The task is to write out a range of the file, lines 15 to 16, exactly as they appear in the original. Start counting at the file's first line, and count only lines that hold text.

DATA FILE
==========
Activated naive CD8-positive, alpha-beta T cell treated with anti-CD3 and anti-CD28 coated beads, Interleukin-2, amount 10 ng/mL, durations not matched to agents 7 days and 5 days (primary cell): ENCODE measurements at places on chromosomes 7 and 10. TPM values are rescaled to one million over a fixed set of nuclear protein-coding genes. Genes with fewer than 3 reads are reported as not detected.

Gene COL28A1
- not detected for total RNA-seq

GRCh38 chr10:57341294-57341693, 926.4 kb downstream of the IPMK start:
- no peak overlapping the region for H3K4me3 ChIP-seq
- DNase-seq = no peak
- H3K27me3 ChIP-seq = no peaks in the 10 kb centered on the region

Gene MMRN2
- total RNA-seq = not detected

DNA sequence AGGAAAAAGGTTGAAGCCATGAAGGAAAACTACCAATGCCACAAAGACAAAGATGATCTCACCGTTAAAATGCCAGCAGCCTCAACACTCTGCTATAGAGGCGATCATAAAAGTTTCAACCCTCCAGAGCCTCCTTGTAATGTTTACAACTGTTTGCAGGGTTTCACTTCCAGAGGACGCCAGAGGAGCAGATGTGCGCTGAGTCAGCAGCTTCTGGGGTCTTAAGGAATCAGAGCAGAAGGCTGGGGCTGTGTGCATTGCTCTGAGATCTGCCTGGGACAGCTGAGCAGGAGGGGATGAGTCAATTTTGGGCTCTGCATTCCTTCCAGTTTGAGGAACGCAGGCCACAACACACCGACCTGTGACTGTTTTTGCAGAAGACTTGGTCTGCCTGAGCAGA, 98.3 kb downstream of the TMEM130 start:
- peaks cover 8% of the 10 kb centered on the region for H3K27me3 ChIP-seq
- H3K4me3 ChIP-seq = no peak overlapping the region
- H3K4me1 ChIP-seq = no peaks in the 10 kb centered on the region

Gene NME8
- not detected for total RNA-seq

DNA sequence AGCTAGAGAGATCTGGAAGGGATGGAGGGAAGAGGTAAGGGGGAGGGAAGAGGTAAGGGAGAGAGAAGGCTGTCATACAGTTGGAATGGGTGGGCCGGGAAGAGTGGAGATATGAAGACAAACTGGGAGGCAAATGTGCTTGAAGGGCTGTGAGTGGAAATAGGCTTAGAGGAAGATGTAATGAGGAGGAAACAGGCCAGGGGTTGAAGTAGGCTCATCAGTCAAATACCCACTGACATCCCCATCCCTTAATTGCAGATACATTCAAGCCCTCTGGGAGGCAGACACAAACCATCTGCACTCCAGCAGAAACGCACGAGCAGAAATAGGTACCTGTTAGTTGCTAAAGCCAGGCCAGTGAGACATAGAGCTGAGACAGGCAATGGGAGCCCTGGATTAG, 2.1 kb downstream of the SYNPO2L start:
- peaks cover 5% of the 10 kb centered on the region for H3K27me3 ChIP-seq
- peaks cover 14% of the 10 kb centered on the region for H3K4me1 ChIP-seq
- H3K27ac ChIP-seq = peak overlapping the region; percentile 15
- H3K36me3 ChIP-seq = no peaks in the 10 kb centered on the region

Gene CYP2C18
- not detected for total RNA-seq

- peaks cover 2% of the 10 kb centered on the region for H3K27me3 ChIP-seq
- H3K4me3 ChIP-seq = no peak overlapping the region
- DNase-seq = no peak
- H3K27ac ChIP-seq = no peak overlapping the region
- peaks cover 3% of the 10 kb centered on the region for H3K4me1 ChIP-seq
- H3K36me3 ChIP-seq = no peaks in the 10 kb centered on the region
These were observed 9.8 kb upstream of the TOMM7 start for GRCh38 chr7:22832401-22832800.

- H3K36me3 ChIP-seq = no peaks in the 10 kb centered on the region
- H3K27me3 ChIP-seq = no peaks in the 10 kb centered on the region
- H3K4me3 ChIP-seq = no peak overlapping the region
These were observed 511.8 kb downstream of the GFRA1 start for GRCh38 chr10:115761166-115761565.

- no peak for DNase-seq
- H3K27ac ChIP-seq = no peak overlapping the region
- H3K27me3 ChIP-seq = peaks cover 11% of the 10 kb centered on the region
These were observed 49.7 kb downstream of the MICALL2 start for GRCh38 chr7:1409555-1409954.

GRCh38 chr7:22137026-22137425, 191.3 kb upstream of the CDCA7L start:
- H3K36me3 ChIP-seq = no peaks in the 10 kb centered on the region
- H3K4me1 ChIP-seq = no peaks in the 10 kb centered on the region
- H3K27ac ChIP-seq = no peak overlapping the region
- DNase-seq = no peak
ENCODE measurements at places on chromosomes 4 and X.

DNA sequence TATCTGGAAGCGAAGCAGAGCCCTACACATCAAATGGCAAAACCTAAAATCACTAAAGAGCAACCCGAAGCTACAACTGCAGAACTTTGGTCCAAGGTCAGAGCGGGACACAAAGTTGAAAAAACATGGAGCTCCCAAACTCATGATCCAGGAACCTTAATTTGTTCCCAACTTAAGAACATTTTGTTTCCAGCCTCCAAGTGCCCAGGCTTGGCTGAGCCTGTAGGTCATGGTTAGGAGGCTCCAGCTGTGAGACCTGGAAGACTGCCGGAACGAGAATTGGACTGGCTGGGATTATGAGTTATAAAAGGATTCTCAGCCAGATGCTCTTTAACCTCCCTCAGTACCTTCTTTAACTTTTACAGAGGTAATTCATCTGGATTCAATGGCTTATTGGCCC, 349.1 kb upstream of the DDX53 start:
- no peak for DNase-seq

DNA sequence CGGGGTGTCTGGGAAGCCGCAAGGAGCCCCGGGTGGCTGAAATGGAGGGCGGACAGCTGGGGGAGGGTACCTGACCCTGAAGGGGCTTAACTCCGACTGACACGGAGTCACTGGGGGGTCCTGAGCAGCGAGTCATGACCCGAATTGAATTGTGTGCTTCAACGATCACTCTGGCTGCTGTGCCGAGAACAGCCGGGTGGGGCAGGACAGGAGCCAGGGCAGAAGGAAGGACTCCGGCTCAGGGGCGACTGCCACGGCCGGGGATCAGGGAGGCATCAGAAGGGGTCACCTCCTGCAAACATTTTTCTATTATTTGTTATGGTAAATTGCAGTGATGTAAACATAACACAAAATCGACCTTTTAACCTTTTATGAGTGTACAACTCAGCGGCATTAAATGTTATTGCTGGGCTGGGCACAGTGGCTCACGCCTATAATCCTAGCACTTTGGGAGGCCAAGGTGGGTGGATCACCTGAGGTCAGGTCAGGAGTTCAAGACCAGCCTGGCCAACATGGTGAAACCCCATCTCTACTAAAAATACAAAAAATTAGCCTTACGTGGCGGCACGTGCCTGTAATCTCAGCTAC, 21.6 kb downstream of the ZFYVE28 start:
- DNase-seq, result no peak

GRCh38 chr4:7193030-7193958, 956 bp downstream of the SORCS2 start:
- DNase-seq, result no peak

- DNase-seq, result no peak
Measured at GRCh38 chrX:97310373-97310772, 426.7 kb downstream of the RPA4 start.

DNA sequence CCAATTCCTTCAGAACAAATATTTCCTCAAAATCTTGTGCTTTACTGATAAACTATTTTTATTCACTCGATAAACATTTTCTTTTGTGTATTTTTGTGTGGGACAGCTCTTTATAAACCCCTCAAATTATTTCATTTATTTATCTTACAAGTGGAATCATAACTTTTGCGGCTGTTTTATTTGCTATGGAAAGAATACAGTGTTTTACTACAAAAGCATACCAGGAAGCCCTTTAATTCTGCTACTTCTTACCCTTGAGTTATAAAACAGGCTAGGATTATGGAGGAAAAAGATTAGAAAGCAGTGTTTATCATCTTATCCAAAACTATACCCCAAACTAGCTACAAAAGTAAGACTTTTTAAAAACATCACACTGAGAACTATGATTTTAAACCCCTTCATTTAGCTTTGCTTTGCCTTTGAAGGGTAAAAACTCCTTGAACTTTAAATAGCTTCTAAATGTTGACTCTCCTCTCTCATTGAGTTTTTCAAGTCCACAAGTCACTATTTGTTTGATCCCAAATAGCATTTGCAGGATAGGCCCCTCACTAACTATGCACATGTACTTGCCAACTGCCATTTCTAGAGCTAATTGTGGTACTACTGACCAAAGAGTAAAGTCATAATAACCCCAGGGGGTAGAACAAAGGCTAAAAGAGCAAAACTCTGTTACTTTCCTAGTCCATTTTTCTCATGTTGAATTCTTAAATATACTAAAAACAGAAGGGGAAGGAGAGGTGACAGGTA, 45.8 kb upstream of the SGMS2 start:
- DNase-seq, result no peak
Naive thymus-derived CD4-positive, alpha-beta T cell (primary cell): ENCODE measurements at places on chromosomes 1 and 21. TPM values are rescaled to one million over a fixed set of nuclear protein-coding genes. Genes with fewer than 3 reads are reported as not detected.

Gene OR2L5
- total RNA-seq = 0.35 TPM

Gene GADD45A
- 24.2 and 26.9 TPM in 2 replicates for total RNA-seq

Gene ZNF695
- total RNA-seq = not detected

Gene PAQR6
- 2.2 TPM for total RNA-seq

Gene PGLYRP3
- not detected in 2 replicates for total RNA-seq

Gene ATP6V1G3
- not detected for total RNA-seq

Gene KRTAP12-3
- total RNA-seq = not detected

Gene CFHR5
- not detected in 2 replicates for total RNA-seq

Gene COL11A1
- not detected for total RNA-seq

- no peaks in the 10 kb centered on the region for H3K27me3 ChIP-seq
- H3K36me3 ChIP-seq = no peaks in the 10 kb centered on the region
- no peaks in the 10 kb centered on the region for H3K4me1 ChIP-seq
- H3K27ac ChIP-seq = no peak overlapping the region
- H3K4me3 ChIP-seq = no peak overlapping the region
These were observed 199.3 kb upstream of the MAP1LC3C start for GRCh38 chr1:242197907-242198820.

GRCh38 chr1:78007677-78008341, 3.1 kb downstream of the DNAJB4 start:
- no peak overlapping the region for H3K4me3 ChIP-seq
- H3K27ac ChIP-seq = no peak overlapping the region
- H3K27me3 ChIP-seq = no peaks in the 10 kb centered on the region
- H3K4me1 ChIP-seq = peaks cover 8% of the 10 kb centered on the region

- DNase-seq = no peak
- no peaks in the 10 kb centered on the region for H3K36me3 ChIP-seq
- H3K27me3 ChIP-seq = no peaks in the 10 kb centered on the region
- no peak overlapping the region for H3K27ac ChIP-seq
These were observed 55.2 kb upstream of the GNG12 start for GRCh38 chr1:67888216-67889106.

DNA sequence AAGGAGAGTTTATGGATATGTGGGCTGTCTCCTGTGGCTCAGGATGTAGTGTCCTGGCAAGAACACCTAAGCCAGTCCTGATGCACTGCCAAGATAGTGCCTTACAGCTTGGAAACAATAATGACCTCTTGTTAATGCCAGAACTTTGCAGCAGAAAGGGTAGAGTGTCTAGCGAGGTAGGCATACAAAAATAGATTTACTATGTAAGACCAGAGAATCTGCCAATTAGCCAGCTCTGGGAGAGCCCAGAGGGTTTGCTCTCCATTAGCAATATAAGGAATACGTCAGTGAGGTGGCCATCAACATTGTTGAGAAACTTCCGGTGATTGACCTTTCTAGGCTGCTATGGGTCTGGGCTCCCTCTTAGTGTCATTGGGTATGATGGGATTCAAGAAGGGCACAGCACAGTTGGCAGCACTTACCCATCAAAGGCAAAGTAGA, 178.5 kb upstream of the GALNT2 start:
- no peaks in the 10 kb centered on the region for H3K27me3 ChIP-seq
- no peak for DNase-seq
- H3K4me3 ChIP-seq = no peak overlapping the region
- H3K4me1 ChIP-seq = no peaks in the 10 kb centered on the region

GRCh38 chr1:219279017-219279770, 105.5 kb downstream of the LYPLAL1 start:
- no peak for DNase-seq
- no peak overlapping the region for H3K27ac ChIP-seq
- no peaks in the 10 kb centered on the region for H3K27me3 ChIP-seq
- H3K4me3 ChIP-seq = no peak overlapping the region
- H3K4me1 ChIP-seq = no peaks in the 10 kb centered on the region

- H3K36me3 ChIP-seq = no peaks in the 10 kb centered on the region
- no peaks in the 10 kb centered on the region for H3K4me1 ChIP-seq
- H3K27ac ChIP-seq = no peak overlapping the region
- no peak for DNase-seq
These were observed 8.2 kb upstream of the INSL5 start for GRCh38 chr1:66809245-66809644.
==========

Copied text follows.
- not detected for total RNA-seq

DNA sequence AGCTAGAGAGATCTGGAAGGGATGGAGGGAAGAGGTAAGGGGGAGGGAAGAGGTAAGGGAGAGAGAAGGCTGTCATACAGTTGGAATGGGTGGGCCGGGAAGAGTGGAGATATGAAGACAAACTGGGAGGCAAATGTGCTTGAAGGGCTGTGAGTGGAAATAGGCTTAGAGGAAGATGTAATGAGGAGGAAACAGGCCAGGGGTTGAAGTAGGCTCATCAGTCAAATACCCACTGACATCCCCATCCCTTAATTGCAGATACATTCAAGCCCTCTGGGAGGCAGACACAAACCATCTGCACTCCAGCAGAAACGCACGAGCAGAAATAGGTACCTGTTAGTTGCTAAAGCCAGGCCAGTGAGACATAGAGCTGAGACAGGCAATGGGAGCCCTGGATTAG, 2.1 kb downstream of the SYNPO2L start: